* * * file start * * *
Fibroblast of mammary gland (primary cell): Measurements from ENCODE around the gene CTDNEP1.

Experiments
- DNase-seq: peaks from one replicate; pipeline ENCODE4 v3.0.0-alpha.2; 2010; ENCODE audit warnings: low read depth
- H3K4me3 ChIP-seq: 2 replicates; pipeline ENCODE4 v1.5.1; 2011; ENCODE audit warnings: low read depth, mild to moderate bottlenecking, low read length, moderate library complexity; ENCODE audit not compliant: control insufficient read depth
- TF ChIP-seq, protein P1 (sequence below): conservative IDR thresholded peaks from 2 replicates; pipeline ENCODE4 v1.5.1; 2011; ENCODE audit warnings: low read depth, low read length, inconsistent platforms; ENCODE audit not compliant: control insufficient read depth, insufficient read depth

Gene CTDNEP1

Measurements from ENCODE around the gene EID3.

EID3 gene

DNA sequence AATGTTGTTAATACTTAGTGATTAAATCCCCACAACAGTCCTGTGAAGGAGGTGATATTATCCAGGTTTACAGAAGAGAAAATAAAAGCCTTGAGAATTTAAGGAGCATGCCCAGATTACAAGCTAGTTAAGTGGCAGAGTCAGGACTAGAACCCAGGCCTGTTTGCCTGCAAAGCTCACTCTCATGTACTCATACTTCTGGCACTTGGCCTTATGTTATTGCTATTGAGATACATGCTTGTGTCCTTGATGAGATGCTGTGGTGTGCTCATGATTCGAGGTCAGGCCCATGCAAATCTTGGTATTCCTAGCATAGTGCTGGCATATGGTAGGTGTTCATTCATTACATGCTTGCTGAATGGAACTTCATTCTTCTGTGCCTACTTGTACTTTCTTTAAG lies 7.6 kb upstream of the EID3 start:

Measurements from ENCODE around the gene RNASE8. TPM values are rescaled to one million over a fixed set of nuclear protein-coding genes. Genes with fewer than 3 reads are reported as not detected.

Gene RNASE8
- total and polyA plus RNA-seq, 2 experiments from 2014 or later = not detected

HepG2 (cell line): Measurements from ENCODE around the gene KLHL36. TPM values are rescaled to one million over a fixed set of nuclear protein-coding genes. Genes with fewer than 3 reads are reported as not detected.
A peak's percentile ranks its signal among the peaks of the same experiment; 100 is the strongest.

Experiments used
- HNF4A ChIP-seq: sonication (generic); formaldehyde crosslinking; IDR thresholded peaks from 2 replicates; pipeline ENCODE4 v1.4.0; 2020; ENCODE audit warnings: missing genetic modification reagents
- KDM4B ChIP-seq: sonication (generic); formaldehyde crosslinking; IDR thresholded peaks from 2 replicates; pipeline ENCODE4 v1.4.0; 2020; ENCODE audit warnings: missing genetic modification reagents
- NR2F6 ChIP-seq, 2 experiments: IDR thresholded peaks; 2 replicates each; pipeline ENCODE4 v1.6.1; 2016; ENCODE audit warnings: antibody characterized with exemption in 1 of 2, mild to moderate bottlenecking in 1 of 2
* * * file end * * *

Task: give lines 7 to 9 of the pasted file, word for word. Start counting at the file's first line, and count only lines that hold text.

Measurements from ENCODE around the gene EID3.

EID3 gene

DNA sequence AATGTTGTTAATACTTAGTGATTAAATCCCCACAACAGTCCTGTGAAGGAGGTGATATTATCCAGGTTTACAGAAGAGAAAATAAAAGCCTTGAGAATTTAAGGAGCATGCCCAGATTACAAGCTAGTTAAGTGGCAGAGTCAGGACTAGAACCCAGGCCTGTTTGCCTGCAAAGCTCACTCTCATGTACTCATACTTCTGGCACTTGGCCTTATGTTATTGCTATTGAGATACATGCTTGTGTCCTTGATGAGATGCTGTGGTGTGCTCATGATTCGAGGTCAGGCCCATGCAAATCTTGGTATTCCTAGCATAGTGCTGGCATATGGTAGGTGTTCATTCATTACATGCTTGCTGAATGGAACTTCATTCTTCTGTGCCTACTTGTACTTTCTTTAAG lies 7.6 kb upstream of the EID3 start: